I have no doubt about Mr. Klain’s impressive accomplishments and abilities. You don’t hold the jobs he has held or been a part of some of the historic moments where he’s been on the inside and are not really good at what you do. That being said, his world is political messaging, and this current situation, while it has dramatic political implications, needs to be above it for a change.
The emergency management community has evolved and matured over the past two decades, and as a result, it should be the default group that is tapped to help lead us through our bad days into better, more coordinated and effective ones. We’ve had any numbers of instances such as 9/11, Katrina, BP/Gulf Oil Spill, H1N1, the Haiti Earthquake and so many other big and smaller events around the country and the world that we’ve got some very real experiences that we’ve learned from.
In addition to many of those painful incidents and lessons learned, we, as a nation, have spent hundreds of millions of dollars, in time, people and other resources modeling, planning and exercising for incidents like we have unfolding before us. As such, the emergency management community should be given the task to guide our national ship into calmer waters while dealing with the very real life and death issues that these situations reveal.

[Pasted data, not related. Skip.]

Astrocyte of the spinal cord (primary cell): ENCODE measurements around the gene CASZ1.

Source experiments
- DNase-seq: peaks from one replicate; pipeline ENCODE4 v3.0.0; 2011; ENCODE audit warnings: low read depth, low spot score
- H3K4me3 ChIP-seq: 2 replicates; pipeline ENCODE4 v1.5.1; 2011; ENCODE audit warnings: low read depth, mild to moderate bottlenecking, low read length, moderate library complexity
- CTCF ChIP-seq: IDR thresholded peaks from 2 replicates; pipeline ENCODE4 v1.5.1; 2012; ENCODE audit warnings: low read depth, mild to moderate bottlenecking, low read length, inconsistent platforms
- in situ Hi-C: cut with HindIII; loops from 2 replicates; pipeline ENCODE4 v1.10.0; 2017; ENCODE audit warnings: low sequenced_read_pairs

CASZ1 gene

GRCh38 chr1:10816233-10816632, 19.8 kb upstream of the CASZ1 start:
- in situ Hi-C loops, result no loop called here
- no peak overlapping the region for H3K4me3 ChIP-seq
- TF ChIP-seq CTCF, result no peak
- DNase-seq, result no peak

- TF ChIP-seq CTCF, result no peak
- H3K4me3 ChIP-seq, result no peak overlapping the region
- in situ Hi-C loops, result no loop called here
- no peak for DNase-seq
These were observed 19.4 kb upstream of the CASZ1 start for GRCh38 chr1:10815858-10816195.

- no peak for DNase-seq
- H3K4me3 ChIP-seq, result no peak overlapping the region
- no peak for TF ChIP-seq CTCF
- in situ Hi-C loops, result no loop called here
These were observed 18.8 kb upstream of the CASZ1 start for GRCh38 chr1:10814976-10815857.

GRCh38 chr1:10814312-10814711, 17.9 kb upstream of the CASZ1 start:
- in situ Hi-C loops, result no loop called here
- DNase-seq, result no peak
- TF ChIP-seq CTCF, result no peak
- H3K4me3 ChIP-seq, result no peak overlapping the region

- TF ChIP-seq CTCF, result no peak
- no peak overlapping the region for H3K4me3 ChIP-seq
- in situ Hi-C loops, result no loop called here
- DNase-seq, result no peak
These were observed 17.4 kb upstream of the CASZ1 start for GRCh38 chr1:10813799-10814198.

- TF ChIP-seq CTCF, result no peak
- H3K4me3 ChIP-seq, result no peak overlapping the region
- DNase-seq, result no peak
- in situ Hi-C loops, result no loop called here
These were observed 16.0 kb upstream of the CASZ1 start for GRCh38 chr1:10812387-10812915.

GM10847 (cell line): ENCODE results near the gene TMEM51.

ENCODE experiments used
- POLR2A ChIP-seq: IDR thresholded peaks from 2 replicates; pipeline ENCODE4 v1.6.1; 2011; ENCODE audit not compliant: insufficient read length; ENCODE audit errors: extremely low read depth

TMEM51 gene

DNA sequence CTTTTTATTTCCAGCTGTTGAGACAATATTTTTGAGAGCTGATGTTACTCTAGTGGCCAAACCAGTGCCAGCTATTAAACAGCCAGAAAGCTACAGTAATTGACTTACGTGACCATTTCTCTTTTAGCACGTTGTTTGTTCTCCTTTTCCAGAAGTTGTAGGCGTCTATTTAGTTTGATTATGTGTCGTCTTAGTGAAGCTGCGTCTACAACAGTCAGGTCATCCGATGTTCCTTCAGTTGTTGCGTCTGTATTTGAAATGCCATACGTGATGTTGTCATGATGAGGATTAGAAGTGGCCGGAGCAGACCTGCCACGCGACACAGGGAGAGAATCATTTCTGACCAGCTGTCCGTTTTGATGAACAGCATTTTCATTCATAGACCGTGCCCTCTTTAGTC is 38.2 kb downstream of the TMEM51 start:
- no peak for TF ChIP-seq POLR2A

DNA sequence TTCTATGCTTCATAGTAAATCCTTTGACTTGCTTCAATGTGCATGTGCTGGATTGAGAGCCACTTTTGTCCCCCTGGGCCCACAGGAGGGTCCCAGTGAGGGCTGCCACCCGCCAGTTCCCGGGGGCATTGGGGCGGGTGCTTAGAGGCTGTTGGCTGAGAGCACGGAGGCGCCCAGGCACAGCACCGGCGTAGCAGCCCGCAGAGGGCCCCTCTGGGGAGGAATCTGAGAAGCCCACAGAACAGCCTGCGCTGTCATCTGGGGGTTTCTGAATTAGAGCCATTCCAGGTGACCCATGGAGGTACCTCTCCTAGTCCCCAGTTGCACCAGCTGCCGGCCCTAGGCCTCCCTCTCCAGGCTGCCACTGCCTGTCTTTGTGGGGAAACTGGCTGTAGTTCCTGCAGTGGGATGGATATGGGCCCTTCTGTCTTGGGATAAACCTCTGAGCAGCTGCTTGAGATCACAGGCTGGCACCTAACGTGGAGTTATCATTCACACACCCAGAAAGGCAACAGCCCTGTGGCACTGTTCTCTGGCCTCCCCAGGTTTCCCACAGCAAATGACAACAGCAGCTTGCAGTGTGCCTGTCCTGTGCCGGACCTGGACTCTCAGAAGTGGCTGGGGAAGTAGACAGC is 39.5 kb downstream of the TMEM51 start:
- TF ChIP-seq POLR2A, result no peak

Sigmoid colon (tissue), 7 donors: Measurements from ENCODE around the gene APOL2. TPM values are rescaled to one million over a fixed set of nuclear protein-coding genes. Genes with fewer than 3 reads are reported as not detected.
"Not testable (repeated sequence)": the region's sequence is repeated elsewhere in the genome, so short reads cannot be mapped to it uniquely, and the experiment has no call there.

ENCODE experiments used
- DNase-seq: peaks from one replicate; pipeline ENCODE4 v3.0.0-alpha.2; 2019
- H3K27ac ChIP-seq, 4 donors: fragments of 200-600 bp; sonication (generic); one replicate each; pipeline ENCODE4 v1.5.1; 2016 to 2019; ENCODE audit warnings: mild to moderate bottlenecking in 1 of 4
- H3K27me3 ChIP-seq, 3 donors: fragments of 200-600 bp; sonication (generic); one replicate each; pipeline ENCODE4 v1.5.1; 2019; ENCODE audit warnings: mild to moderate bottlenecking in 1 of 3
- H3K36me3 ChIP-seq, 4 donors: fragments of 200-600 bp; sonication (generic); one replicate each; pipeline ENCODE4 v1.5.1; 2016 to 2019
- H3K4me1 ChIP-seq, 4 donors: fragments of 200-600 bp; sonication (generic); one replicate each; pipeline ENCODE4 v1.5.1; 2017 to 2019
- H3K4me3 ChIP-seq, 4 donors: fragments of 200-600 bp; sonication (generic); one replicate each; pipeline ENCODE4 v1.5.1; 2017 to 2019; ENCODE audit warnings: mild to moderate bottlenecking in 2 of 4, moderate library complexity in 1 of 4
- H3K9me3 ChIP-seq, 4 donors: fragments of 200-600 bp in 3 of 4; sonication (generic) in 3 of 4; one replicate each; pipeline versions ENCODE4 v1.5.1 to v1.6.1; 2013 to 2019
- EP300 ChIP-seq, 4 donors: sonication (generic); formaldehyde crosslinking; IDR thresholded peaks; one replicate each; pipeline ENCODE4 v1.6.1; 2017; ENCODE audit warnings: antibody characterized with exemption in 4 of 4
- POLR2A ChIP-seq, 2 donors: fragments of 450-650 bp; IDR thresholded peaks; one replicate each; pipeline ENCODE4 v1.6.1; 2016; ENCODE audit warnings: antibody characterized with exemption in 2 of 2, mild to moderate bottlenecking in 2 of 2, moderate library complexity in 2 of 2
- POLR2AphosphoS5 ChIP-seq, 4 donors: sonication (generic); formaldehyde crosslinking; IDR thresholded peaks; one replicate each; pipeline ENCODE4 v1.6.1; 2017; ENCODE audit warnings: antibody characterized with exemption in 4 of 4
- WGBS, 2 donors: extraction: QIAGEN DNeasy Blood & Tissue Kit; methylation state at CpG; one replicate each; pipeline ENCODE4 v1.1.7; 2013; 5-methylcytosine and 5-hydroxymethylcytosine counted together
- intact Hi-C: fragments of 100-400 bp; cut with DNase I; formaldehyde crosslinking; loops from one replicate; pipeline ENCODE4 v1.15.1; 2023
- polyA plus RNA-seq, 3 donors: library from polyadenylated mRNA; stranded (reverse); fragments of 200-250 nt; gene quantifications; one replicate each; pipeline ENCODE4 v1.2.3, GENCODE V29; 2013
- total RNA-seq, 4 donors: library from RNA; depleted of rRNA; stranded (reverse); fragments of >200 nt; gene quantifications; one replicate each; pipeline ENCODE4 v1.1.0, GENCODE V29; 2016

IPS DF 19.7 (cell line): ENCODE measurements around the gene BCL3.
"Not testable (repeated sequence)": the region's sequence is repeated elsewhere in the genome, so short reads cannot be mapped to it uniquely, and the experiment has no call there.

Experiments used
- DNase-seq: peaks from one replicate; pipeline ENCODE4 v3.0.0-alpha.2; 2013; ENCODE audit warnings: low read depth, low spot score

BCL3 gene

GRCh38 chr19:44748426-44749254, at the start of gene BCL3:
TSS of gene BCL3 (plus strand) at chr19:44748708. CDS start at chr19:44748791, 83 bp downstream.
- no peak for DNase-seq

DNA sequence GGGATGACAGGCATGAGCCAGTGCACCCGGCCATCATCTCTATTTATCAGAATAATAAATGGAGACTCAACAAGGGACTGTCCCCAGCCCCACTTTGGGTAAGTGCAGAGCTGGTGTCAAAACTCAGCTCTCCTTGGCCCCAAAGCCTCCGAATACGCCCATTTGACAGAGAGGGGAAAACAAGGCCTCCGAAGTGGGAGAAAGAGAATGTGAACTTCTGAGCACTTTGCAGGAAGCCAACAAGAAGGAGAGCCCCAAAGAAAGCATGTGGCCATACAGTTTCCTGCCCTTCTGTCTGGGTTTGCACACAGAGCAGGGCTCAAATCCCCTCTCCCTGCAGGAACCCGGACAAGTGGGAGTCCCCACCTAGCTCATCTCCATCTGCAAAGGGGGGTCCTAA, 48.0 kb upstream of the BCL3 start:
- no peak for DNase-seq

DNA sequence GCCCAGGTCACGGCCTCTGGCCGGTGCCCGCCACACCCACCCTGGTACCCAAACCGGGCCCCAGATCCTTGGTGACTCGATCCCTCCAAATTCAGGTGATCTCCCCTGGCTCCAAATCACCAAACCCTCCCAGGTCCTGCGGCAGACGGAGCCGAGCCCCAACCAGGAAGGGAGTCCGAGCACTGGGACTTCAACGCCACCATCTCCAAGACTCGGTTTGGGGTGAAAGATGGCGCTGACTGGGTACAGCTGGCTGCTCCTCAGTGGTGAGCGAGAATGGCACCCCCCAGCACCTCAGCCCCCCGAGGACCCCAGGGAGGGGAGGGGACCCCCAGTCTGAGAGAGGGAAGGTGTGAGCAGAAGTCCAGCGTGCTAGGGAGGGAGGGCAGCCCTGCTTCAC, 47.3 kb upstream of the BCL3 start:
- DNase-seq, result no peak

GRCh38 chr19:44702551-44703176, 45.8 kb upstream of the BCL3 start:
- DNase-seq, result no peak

The President chose a political chess master instead of an emergency-management operationally centric one to manage the Ebola crisis. Somehow, he failed to learn a lesson from the first part of his administration, where a seasoned and statutorily empowered individual devoid of politics was given the lead position to respond to a crisis that involved citizens, communities, commerce and lots of lots of cameras. That person was former USCG Commandant Thad Allen and the situation was the BP/Gulf Coast Oil Spill.
If you’re looking for a modern day Cincinnatus, devoid of politics but heavy on experience, to lead you through a really bad situation, Thad Allen has earned that laurel wreath and chariot ride. He proved it during Katrina, years before the BP/Gulf Oil Spill and only got better at it.